First of Six Meetings Held on Opiate Abuse in Clinton County

Panel members from left are Clinton County Prosecutor Tony Sommer, Circuit Court Judge Brad Mohler, Superior Court Judge Justin Hunter, Clinton County Sheriff’s Office Detective Matt Feterick and Frankfort Police Chief Troy Bacon.

Between 65 and 70 individuals attended the first of six discussions regarding the United Against Opiate Abuse Project held Monday afternoon at the Frankfort Community Public Library.

“We’re sharing information with the community and we’re answering questions,” said United Way of Clinton County Executive Director Carolina Booth. “There is a communication going on back and forth between people wanting answers about things they have been wondering about.”

Those who attended the first topic entitled “Law Enforcement and Judicial Branch” got the opportunity to hear a presentation from a panel of six local and area officials including Superior Court Judge Justin Hunter, Circuit Court Judge Brad Mohler, Clinton County Prosecutor Tony Sommer, Clinton County Sheriff’s Detective Matt Feterick, Frankfort Police Chief Troy Bacon and Clinton County EMS Director Greg Miller. Following those presentations, Don Stock, who served as the facilitator, asked questions of the panel which were submitted by the public.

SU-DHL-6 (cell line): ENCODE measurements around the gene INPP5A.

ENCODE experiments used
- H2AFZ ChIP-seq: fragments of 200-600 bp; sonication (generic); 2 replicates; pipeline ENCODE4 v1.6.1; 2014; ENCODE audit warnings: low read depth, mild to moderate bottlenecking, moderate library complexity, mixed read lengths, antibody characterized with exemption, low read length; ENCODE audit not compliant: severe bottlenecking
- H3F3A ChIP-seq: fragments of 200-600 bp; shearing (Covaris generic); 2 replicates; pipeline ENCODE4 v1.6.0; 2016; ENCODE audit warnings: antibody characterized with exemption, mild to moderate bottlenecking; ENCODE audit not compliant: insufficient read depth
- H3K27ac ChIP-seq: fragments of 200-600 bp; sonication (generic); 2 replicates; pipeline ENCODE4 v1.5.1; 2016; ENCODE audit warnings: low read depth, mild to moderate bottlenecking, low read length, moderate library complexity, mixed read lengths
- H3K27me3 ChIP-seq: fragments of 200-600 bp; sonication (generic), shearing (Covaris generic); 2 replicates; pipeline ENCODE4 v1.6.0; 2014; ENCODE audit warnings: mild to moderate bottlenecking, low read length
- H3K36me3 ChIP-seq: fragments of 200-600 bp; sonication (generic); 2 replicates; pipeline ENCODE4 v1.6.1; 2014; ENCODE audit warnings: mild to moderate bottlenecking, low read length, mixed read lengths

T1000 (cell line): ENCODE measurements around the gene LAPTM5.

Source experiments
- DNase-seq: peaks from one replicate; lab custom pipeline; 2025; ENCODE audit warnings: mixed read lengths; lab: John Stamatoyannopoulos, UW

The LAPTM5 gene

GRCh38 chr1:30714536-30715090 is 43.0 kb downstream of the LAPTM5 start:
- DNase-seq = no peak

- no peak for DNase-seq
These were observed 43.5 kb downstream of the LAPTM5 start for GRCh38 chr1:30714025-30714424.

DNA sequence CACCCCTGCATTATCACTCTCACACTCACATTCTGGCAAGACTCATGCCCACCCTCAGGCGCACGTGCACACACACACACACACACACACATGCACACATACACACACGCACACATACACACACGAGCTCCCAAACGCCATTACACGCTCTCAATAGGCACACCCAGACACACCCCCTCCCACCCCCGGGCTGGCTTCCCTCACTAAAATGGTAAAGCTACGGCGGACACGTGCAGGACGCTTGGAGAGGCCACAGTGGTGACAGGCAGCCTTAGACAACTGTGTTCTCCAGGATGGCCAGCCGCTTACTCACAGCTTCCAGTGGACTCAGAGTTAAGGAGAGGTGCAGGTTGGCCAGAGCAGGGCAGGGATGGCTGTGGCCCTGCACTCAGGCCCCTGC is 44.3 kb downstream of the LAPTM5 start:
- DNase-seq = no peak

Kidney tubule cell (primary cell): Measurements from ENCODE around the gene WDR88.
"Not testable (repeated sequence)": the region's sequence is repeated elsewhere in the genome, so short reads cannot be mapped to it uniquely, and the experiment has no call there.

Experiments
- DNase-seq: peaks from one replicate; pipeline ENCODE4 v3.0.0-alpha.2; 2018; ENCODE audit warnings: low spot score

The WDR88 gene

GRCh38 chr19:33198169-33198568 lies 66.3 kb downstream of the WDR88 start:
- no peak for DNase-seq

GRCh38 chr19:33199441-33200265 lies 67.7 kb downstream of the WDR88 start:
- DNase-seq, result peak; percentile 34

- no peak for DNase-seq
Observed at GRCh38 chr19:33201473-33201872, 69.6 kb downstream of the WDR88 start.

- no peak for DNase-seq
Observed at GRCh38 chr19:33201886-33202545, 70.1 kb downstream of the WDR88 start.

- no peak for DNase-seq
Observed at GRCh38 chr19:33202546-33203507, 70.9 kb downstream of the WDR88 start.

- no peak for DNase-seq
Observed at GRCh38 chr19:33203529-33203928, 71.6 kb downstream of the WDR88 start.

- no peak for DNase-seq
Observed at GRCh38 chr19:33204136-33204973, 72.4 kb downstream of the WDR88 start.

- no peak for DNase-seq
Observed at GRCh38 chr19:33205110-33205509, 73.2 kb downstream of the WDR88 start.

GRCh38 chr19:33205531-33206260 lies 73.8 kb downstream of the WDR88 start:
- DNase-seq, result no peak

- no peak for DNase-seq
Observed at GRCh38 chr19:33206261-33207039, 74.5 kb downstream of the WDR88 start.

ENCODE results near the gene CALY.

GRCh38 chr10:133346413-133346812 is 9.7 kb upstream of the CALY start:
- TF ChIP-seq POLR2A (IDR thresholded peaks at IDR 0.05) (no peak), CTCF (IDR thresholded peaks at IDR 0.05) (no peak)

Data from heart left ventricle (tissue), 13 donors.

“I’m glad to see members of the community come, to listen and to engage the panel with some questions,” said Sommer. “I think this got some information out there. For myself and other panel members, this is information we deal with everyday. So, this is familiar to us. But, I don’t think it’s familiar to members of the community.”

Sommer said there were just over 110 drug offenses in 2016 and 201 drug offenses in 2017. However, he added the drug cases were only 15 percent of his case load.

“We’re spending 90 percent of our time on five percent of the population,” he said.

Mohler agreed.

“We’re seeing a lot of the same people in criminal cases,” said Mohler. “We see them back more than we’d like to. One third to one half are back on the same cases.”

Starting in March, Frankfort police officers will investigate all non-fatal and fatal overdoes as crime scenes in an increased effort to identify and build strong criminal cases against dealers. Last year, police officers responded to 57 overdoses with Naloxone (Narcan) administered 24 times. So far this year, there have been nine overdoses with Narcan administered four times..

“Hopefully, the policy that we’ve enacted and those guidelines will slow everything down for us,” said Bacon. “Officers can now collect the right information they need to give to the narcotics detectives.

“If we use it and we revive someone, our ultimate hope is that they will cooperate with us,” added Bacon. “Because these investigations won’t happen unless there’s cooperation.”

However, despite the increase in cases, Sommer said they are not experiencing nearly the number of cases here in this county that other communities are dealing with.

The next event will be called “Education and the Impact of Drugs on our Schools” and be held on March 19 at the Frankfort Community Public Library. The event is currently set for 4 p.m. However, there is the possibility that time could be changed in order to have hopefully more people attend.

United Way and Center Township are partnering together for this event where people can ask questions of local leaders and organizations

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